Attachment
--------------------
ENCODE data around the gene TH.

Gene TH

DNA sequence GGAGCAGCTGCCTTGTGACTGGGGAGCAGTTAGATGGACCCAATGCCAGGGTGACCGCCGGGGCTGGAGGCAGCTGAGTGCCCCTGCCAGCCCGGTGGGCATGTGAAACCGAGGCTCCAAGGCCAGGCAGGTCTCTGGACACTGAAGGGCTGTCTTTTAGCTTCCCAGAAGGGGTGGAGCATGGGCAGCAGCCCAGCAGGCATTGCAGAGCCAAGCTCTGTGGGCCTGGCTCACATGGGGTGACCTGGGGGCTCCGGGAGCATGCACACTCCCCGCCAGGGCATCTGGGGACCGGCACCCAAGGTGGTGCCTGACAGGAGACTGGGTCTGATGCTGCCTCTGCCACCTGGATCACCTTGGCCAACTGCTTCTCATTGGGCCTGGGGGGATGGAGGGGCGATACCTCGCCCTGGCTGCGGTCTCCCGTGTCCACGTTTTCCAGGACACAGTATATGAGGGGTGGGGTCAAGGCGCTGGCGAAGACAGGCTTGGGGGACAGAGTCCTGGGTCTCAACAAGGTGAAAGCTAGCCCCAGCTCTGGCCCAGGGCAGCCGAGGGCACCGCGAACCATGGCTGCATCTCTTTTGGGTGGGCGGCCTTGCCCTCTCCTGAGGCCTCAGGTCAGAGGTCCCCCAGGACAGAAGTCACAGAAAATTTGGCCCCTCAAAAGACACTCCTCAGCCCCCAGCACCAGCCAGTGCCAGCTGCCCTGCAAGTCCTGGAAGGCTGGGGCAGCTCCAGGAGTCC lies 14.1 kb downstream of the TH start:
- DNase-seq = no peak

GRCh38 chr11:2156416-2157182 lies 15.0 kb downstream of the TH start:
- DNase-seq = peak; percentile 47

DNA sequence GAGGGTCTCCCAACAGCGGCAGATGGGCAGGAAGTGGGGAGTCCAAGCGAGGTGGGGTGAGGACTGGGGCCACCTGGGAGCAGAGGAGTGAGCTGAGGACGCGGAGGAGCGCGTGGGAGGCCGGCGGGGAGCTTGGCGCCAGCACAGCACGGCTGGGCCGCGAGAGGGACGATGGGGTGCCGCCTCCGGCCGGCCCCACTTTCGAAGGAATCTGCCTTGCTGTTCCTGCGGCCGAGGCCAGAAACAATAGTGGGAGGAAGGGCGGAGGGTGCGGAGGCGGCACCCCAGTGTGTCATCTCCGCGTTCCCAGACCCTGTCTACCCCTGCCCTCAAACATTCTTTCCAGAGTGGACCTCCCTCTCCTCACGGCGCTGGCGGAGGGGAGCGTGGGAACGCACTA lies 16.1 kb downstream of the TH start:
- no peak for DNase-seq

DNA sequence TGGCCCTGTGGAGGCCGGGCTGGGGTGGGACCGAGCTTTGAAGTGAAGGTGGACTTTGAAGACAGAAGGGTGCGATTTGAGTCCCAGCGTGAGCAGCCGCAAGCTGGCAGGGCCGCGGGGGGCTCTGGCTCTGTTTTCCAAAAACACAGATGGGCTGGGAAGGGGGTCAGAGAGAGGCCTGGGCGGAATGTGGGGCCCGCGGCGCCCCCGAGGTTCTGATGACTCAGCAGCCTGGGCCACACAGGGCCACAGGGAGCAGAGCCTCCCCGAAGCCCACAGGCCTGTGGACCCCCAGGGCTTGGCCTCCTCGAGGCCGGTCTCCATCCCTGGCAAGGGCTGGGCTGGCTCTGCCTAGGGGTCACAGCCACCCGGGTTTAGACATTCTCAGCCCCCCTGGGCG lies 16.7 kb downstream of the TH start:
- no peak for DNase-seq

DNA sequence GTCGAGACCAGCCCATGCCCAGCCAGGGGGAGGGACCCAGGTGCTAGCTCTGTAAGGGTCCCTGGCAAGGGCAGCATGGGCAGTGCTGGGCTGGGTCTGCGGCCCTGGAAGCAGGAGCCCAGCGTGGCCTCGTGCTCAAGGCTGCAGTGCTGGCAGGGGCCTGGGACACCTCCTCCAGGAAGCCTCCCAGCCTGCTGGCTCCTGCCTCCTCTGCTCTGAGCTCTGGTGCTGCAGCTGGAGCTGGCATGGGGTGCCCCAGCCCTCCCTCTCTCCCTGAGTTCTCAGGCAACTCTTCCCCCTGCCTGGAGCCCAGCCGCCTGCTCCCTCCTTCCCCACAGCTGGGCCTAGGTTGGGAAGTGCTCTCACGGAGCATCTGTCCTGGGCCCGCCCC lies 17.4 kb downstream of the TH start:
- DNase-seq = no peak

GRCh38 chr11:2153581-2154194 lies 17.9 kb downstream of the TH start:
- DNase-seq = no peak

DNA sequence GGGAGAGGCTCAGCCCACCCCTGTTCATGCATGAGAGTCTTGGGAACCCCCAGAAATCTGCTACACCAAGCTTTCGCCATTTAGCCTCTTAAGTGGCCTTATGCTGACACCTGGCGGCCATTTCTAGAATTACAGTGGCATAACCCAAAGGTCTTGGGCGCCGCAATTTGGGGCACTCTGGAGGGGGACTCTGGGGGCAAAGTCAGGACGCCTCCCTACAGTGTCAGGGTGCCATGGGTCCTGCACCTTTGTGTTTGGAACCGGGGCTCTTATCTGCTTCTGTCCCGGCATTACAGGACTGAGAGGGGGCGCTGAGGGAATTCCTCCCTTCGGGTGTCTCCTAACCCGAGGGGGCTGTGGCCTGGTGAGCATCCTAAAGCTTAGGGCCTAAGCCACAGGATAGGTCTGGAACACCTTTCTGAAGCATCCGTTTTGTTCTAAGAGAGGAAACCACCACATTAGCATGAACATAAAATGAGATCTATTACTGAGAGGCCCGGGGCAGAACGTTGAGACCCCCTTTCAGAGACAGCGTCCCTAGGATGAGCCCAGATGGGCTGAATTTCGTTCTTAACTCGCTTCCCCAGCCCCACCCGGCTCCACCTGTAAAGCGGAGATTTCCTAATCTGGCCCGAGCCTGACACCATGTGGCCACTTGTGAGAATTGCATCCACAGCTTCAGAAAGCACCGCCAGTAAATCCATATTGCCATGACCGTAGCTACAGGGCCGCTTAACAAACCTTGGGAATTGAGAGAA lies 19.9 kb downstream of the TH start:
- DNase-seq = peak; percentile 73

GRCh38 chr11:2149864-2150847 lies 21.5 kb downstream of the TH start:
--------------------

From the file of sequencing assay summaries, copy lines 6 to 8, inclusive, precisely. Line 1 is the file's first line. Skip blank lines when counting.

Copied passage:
- DNase-seq = peak; percentile 47

DNA sequence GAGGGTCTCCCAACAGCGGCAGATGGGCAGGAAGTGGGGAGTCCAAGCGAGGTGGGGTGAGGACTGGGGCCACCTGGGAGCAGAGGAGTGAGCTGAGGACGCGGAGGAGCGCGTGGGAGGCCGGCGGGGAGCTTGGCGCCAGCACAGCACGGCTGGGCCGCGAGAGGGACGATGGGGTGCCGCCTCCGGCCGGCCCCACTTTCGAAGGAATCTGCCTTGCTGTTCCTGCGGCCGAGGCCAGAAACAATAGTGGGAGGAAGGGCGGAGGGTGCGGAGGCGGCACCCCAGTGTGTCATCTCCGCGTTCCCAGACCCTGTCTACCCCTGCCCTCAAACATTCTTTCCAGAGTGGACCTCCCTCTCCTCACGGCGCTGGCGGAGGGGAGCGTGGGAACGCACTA lies 16.1 kb downstream of the TH start:
- no peak for DNase-seq